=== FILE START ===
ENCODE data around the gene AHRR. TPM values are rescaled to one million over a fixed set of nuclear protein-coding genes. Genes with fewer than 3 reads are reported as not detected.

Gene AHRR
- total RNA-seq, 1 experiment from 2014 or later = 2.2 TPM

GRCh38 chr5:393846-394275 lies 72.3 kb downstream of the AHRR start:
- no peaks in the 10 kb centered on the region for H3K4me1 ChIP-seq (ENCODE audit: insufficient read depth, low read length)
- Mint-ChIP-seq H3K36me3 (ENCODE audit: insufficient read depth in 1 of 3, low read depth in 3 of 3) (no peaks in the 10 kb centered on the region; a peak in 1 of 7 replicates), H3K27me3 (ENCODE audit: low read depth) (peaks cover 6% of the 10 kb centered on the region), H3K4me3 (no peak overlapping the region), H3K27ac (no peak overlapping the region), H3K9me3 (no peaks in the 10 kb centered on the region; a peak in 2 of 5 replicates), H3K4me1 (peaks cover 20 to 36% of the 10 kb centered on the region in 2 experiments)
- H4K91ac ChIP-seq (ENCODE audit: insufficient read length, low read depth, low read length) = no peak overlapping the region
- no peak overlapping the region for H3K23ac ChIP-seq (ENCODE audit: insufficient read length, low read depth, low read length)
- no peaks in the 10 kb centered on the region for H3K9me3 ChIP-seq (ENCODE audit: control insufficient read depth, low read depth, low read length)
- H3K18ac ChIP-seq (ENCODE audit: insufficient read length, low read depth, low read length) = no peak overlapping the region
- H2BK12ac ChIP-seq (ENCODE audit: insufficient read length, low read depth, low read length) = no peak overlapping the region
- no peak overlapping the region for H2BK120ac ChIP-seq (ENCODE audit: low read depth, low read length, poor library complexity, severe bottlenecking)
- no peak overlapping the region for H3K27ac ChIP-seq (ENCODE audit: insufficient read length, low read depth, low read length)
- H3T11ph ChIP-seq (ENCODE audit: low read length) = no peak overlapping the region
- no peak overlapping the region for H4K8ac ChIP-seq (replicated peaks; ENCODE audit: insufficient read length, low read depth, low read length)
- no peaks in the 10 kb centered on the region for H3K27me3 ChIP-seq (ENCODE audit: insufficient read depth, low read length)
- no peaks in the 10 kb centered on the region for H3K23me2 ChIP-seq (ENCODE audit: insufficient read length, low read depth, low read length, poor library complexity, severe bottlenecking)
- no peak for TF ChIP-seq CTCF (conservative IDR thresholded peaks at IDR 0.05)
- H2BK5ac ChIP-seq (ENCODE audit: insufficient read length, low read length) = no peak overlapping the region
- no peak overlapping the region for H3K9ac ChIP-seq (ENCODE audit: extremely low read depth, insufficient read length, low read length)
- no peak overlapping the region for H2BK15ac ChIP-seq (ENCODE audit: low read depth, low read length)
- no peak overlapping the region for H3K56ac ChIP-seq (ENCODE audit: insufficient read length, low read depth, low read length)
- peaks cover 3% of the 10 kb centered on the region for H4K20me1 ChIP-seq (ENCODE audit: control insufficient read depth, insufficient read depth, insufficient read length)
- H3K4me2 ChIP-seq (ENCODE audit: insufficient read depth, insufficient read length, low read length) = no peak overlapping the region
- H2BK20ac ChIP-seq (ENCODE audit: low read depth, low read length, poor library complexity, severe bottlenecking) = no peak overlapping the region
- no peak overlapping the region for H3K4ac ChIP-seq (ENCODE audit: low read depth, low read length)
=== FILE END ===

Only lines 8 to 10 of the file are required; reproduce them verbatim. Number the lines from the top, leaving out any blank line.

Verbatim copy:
- no peak overlapping the region for H3K23ac ChIP-seq (ENCODE audit: insufficient read length, low read depth, low read length)
- no peaks in the 10 kb centered on the region for H3K9me3 ChIP-seq (ENCODE audit: control insufficient read depth, low read depth, low read length)
- H3K18ac ChIP-seq (ENCODE audit: insufficient read length, low read depth, low read length) = no peak overlapping the region